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There is a wealth of literature on the observed association between childhood trauma and psychotic illness. However, the relationship between childhood trauma and psychosis is complex and could be explained, in part, by gene–environment correlation.
The association between schizophrenia polygenic scores (PGS) and experiencing childhood trauma was investigated using data from the Avon Longitudinal Study of Parents and Children (ALSPAC) and the Norwegian Mother, Father and Child Cohort Study (MoBa). Schizophrenia PGS were derived in each cohort for children, mothers, and fathers where genetic data were available. Measures of trauma exposure were derived based on data collected throughout childhood and adolescence (0–17 years; ALSPAC) and at age 8 years (MoBa).
Within ALSPAC, we found a positive association between schizophrenia PGS and exposure to trauma across childhood and adolescence; effect sizes were consistent for both child or maternal PGS. We found evidence of an association between the schizophrenia PGS and the majority of trauma subtypes investigated, with the exception of bullying. These results were comparable with those of MoBa. Within ALSPAC, genetic liability to a range of additional psychiatric traits was also associated with a greater trauma exposure.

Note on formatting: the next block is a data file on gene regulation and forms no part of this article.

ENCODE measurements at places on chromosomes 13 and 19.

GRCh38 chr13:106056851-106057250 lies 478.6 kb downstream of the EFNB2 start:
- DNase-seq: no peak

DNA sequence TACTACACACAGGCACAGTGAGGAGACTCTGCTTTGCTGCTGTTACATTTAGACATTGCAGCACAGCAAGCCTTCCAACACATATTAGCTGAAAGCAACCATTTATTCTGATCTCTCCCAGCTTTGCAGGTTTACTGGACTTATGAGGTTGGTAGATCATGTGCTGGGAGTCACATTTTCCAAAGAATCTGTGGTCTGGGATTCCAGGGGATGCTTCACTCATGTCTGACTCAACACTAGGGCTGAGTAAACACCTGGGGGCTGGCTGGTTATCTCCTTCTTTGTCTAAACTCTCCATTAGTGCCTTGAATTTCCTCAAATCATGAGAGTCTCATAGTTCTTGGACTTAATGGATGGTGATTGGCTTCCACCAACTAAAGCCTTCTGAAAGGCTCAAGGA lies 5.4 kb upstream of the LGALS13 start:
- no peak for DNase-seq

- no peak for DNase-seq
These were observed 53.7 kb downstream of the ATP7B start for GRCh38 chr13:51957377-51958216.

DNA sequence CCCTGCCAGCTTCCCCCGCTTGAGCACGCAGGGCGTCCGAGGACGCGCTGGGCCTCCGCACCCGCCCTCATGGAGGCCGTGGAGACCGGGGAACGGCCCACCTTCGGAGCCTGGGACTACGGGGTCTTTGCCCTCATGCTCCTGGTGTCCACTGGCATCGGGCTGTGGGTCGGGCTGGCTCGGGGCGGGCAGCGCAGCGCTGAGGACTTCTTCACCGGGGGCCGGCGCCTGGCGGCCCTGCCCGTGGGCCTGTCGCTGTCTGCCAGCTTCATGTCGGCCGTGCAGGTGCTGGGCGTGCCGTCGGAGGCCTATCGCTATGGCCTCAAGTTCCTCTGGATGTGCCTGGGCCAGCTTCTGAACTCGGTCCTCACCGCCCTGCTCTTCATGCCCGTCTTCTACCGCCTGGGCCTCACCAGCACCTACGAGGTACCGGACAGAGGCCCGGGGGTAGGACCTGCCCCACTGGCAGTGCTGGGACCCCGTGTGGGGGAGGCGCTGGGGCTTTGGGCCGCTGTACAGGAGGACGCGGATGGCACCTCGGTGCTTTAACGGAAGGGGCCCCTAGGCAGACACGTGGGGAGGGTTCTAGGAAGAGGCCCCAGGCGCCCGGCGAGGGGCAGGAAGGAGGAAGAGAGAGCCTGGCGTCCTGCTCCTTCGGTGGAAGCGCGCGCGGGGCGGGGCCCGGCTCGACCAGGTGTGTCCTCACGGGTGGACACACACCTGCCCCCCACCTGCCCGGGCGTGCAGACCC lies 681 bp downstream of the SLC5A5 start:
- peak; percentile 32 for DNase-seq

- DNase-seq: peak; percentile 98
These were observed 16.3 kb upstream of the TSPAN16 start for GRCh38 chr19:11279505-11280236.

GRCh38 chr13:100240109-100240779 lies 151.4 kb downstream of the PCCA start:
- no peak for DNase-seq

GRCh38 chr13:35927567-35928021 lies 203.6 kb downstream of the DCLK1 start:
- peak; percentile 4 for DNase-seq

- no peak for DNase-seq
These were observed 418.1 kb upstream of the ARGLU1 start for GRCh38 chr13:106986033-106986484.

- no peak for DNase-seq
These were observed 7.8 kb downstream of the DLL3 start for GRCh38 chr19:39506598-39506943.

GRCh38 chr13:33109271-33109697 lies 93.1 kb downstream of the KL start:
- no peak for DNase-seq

Results from two international birth cohorts indicate that genetic liability for a range of psychiatric traits is associated with experiencing childhood trauma. Genome-wide association study of psychiatric phenotypes may also reflect risk factors for these phenotypes. Our findings also suggest that youth at higher genetic risk might require greater resources/support to ensure they grow-up in a healthy environment.
Smoking prevalence is higher amongst individuals with schizophrenia and depression compared with the general population. Mendelian randomisation (MR) can examine whether this association is causal using genetic variants identified in genome-wide association studies (GWAS).
We conducted two-sample MR to explore the bi-directional effects of smoking on schizophrenia and depression. For smoking behaviour, we used (1) smoking initiation GWAS from the GSCAN consortium and (2) we conducted our own GWAS of lifetime smoking behaviour (which captures smoking duration, heaviness and cessation) in a sample of 462690 individuals from the UK Biobank. We validated this instrument using positive control outcomes (e.g. lung cancer). For schizophrenia and depression we used GWAS from the PGC consortium.